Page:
Palm oil, poultry, packaging lead new manufacturing jobs

… As patronage spikes expansion by 25% … Recent statistics changing opportunities in economy

Tightened borders and shift in tastes among Nigerians ramped up patronage of palm/vegetable oil, plastic packaging and poultry products in 2019, forcing the producers to lift year-on-year job numbers in the manufacturing sector by 25 percent.

Total jobs created by manufacturers in 2019 were 22,729 as against 18,203 reported in 2018, representing a 25 percent increase year-on-year, the Manufacturers Association of Nigeria (MAN) notes in a report sent to BusinessDay.

Out of these jobs, the plastics industry, especially packaging companies, posted 4,207 new jobs (18.5%). Food and beverages, led by the vegetable/palm oil and poultry segments, trailed, reporting 3,697 fresh employment (16.2%) in 2019.

Food/beverages and plastics sub-sectors posted the highest job numbers in 2019, though the former created most jobs in the second half of the year (21% of the total jobs) than any other industry, according to MAN. This is an indication that the sub-sectors are seeing new opportunities in the economy.

“The issue of border closure favoured some manufacturers and disfavoured others. The vegetable oil companies and those in poultry were among those favoured,” Olusegun Osidipe, director of Economics and Statistics at MAN, who prepared the report, told BusinessDay.

“Border closure in August had a spiral effect among them, and it ushered in the festive season when patronage was usually high. Due to shortage of imported items, many Nigerians patronised the companies. Many of the companies struggled to meet demands and had to expand and engage more hands due to the increased patronage,” he said.



Firms that benefitted from the tightened borders included PZ Wilmar, De-United Foods, Okomu and Presco, BusinessDay gathers. A senior manager of a vegetable oil producer, who pleaded anonymity, confirmed that his company expanded in 2019 due to tightened borders, but added that inability to clear goods early at the ports due to congestion prevented the company from creating more jobs.

The Federal Government shut Nigeria’s borders with Benin Republic in August 2019 to curb smuggling of rice and petrol. This attracted internal and external opposition, as neighbouring countries said the decision was taken unilaterally. However, Nigeria’s poultry farmers said the border closure favoured them, forcing them to patronise local feed-producing companies and pushing Nigerian consumers to buy local poultry products.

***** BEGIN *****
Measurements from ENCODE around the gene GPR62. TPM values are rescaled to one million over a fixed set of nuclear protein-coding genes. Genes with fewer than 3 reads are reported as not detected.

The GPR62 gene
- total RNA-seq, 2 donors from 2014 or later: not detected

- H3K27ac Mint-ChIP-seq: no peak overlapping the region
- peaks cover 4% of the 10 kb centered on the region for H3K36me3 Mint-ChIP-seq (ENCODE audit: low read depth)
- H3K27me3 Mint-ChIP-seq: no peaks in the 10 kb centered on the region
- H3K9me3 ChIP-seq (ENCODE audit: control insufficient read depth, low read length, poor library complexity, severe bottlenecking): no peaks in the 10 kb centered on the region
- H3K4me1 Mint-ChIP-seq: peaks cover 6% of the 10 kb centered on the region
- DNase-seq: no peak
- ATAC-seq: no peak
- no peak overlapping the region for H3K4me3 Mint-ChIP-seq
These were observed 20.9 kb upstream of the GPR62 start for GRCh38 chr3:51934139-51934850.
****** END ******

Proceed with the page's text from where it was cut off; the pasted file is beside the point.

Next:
“The demand for local poultry products has increased quite much since the border closure. Buyers are visiting our farms daily to make orders which we have not experienced before,” Onallo Akpan, director-general of Poultry Association of Nigeria (PAN), told BusinessDay in October 2019.

“We have sold all our boilers and have restocked for December. Lots of farmers are now expanding their production to meet up with demand, especially in December,” Akpan further said.

Manufacturers in the plastics industry attributed increase in jobs in the sub-sector to shift in lifestyle.

“What we are seeing is that more Nigerians prefer to buy food in plastic packs rather than eat in open places. Even in rural communities, the use of plastics is becoming increasingly popular,” a plastic manufacturer said.

Euromonitor International, a research firm, said in its November 2019 report that the packaging industry growth was fuelled by modern retail stores springing up across the country.
It said open markets, kiosks and independent small grocers were the leading distribution channels for packaged food in Nigeria, and together dominate sales.

“Modern grocery retailers are seeing a strong growth in share, with convenience stores, supermarkets and hypermarkets all expanding in number,” Euromonitor International said.
Nigeria’s unemployment rate has worsened since 2014, rising from 6.75 percent to 23.1 percent in the third quarter of 2018. The National Bureau of Statistics (NBS) has not released job numbers for nearly two years, forcing analysts to speculate. The outbreak of Covid-19 is likely to worsen general unemployment, with the Lagos Chamber of Commerce and Industry (LCCI) projecting that cost-cutting measures adopted by firms today might see unemployment rate surge to 40-45 percent by end of 2020.



“Unemployment rate is expected to increase drastically post-lockdown except government takes urgent steps to support business owners towards surviving and ensuring business continuity,” Muda Yusuf, director-general, LCCI, said.

The already-stressed Nigerian economy suffers from high poverty rate with almost 50 percent of the population in extreme poverty. Inflation rate is rising, reaching 12.40 percent in June 2020, meaning that Nigerians are spending more on buying food and other necessities.
Jobs have been on the decline in the manufacturing sector since 2016, when 27,749 jobs were created by MAN members. The number fell to 22,729 in 2019. Job numbers will be worse in 2020, as many manufacturers are not open or are scaling down production owing to Covid-19, MAN said.

“Many companies are not in production today,” said Ambrose Oruche, acting director-general of MAN. “There are high job losses already and nothing much will happen until we are back to normal,” he further said.

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